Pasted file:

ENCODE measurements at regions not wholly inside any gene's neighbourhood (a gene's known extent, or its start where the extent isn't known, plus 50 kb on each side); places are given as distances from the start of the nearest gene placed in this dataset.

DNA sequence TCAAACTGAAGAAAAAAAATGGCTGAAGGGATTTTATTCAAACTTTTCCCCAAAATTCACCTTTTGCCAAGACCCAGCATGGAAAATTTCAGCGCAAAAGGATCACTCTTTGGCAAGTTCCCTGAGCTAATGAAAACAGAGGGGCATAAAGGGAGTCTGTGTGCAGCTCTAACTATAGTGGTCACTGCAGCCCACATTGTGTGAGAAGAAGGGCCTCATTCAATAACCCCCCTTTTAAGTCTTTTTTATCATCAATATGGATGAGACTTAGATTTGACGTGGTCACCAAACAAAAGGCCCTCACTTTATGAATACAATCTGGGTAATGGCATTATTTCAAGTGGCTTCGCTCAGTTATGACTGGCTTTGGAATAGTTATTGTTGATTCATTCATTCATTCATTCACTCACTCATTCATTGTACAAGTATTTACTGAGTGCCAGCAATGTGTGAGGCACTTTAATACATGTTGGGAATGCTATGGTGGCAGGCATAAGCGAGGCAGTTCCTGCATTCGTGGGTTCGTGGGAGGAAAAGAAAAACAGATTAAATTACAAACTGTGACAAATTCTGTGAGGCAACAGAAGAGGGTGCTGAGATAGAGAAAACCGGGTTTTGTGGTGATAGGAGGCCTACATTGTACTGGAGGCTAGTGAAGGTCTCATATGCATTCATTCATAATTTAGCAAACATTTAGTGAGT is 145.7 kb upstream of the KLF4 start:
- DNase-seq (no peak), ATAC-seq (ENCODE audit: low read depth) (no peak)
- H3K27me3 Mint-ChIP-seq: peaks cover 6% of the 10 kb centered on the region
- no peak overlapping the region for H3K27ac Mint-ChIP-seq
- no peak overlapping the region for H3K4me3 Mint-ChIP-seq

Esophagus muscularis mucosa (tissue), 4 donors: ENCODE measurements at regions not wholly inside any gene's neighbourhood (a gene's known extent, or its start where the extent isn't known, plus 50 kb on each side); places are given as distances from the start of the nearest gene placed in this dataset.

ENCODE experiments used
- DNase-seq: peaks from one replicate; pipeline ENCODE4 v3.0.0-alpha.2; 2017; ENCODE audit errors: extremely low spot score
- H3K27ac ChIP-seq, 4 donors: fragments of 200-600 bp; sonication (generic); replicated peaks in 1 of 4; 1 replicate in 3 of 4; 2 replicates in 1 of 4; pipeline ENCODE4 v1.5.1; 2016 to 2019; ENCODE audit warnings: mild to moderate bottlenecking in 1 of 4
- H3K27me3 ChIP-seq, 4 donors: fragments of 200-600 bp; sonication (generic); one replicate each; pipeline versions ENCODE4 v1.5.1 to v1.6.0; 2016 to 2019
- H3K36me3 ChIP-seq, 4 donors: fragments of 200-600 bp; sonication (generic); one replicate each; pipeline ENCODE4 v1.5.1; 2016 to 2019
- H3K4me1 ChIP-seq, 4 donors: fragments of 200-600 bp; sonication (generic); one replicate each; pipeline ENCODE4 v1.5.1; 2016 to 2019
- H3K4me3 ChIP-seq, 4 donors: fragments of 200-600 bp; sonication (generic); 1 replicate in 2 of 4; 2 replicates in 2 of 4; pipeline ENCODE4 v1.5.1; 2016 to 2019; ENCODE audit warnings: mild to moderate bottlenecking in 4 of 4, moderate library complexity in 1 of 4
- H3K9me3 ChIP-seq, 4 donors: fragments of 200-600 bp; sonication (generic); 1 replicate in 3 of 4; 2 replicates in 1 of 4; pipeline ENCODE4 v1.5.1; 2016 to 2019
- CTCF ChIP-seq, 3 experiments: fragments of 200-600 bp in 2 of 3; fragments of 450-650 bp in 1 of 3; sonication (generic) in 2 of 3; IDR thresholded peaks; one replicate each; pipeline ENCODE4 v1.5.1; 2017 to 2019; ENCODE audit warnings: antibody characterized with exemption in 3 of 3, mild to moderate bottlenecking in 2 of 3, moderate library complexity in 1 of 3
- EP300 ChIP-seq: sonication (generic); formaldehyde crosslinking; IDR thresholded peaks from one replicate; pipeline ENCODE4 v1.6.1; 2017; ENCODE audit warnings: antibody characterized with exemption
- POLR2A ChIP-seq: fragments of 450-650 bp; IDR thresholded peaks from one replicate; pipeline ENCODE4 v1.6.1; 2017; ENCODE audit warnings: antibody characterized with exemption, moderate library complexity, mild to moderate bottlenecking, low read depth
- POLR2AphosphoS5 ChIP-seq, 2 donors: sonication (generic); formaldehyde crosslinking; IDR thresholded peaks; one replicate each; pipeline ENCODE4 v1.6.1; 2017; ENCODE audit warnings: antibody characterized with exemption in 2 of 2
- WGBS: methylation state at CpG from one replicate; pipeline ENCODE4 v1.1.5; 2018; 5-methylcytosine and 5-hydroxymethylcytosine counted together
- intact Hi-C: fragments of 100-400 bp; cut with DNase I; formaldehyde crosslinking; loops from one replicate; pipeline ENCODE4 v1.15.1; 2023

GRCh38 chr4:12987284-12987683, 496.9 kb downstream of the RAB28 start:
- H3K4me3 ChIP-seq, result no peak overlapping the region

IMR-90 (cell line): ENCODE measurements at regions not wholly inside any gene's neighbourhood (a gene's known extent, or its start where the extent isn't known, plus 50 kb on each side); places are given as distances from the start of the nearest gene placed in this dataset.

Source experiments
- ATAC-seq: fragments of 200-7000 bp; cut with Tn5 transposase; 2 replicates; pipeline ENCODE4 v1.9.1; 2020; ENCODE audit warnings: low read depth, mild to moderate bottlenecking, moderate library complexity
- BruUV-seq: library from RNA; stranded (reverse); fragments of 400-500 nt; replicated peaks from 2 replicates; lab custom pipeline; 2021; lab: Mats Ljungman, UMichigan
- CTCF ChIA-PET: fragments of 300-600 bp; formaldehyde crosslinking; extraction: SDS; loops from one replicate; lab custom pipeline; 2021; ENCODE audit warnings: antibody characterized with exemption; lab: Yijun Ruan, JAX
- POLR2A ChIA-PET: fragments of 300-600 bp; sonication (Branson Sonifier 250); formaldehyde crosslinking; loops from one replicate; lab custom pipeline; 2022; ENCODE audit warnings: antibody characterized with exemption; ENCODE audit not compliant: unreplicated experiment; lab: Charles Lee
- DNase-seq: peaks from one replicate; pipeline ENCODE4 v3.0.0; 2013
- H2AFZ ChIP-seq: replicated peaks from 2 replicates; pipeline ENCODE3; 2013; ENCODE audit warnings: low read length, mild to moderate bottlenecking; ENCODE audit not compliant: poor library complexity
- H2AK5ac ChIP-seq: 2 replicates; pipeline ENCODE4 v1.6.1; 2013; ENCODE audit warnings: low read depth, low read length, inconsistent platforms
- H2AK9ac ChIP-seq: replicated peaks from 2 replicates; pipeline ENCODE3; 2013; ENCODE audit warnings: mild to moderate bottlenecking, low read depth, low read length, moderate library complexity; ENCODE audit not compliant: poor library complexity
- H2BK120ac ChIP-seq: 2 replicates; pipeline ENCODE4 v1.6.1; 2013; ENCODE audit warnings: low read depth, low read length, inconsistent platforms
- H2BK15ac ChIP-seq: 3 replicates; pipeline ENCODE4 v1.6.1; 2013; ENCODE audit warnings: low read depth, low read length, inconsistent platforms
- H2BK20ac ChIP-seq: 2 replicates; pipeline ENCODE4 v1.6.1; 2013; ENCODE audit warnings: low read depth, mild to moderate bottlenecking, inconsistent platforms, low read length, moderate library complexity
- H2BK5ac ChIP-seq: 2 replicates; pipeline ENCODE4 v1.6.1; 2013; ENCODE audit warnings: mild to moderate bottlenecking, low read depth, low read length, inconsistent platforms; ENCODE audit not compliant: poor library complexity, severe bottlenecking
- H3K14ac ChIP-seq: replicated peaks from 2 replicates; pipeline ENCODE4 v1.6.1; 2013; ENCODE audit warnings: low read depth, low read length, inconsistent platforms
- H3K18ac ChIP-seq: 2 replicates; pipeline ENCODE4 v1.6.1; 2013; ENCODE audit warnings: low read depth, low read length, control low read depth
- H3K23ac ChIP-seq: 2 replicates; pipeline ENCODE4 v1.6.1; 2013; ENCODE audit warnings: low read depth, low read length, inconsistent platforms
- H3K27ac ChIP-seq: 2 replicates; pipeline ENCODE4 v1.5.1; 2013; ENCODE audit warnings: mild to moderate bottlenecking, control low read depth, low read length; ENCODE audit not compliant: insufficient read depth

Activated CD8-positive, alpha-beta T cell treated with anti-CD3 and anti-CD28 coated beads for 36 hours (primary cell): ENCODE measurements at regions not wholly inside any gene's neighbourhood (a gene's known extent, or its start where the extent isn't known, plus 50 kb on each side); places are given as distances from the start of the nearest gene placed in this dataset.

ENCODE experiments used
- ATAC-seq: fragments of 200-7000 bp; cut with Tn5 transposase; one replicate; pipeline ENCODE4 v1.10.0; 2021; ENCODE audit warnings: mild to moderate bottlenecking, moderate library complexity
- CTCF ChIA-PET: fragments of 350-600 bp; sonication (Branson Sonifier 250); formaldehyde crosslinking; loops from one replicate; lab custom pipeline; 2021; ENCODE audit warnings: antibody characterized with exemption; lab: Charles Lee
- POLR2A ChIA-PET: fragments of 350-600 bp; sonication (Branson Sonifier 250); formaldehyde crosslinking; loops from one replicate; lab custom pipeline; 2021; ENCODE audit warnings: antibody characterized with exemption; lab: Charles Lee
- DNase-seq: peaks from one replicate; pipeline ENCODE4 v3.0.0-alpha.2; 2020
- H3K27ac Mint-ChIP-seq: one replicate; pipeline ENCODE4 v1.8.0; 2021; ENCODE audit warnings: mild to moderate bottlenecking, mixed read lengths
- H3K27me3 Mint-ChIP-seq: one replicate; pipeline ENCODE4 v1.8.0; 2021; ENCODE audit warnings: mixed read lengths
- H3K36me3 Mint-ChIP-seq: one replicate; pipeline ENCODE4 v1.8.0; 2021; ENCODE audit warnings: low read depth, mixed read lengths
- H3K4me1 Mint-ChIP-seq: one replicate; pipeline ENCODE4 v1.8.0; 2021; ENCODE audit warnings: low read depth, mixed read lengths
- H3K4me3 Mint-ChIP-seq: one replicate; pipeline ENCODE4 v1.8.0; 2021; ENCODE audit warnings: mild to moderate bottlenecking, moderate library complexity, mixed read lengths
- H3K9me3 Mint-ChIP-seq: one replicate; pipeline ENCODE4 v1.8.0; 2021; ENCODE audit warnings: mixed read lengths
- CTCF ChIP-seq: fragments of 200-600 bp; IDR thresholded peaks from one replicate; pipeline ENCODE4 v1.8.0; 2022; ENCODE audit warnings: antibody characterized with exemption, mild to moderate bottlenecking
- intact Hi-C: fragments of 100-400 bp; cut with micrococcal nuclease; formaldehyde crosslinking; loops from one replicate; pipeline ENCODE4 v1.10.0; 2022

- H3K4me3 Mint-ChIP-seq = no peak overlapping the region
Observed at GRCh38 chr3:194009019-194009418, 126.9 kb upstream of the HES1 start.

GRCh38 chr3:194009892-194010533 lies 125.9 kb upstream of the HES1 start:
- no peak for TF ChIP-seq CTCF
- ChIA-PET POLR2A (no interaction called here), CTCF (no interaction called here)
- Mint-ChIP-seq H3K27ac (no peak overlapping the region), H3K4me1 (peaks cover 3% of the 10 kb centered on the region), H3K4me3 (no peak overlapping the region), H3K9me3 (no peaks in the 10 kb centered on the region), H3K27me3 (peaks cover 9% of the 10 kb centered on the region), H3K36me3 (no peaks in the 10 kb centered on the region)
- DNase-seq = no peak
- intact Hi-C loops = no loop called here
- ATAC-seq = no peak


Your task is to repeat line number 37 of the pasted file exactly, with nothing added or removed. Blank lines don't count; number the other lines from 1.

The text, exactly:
- H2BK5ac ChIP-seq: 2 replicates; pipeline ENCODE4 v1.6.1; 2013; ENCODE audit warnings: mild to moderate bottlenecking, low read depth, low read length, inconsistent platforms; ENCODE audit not compliant: poor library complexity, severe bottlenecking